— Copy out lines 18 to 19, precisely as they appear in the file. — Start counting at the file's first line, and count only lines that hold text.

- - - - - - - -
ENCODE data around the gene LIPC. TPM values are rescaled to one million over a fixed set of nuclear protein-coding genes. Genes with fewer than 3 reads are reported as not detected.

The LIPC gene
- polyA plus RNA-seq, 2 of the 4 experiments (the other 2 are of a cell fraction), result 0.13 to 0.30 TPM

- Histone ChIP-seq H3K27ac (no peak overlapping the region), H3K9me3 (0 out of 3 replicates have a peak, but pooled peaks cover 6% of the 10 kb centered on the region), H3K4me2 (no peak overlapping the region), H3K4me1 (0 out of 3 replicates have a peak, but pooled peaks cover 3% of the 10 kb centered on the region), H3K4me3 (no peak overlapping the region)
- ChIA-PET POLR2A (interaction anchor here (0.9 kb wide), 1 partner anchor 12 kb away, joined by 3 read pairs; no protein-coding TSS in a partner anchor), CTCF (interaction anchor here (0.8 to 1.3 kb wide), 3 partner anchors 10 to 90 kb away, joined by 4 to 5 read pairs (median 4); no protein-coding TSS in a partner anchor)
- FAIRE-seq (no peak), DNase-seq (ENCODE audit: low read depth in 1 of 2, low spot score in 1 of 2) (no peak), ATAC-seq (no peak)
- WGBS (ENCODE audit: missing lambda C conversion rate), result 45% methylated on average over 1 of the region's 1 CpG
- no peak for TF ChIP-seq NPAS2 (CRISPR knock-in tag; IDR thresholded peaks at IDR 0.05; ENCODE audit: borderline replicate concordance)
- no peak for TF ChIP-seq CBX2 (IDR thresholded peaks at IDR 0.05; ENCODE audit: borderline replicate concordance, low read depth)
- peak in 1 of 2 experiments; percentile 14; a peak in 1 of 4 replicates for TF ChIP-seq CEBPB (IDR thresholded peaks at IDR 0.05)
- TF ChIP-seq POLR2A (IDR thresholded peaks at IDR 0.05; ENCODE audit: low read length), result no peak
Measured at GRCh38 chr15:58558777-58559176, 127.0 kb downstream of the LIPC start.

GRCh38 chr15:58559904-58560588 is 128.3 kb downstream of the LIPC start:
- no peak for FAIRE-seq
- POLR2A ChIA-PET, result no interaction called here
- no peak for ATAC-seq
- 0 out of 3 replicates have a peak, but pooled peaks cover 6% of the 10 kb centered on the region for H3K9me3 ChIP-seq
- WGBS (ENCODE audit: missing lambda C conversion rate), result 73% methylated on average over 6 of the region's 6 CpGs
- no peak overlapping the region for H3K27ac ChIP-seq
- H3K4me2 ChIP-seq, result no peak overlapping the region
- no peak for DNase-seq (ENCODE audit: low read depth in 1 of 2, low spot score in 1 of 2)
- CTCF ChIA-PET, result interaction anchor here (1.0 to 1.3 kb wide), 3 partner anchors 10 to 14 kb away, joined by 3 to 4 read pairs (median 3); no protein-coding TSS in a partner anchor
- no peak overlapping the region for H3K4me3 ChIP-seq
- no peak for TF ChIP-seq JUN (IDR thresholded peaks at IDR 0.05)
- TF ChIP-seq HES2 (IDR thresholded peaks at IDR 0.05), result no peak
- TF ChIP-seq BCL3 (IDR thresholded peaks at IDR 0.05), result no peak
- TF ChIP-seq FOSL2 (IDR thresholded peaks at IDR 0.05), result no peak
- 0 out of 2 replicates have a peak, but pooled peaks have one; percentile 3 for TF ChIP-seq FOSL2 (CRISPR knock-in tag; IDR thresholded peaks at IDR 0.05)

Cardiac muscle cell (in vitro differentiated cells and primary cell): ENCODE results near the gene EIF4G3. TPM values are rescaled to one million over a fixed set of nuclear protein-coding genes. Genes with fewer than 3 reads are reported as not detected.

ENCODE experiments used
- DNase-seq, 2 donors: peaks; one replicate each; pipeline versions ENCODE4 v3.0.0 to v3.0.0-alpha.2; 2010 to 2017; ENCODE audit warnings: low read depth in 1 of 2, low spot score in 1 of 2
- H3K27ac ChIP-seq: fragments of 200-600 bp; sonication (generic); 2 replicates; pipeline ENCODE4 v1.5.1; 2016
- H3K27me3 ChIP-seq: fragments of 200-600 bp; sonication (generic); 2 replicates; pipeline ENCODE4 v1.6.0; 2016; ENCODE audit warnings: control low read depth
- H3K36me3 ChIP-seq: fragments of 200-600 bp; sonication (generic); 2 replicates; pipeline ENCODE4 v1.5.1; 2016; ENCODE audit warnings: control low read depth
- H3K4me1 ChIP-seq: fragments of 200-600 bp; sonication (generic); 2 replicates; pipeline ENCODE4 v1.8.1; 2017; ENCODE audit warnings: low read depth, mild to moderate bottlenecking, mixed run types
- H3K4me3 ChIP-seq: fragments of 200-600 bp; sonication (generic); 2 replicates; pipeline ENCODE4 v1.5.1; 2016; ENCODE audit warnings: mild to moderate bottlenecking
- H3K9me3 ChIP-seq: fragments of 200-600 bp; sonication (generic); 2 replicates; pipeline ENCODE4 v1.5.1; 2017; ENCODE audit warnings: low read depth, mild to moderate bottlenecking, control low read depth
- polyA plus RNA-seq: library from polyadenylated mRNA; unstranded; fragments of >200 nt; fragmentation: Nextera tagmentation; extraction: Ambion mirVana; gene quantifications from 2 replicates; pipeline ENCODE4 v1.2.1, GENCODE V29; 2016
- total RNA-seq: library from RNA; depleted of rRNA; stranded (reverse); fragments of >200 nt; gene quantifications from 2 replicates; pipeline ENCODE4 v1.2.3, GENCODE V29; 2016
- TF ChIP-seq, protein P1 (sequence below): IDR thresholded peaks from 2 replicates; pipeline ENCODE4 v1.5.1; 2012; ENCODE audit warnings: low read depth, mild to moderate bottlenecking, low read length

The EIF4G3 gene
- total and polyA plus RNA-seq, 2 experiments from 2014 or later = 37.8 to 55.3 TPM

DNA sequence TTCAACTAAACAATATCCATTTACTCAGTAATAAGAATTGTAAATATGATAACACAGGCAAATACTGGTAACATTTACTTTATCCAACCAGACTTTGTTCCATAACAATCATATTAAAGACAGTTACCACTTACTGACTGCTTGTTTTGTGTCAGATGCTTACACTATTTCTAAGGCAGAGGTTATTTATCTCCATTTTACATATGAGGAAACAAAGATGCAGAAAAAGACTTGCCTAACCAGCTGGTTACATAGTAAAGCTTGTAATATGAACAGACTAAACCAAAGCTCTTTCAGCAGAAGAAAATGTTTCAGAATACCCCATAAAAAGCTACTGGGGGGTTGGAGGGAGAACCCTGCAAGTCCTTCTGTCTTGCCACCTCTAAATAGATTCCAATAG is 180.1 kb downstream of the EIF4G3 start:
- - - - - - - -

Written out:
- WGBS (ENCODE audit: missing lambda C conversion rate), result 73% methylated on average over 6 of the region's 6 CpGs
- no peak overlapping the region for H3K27ac ChIP-seq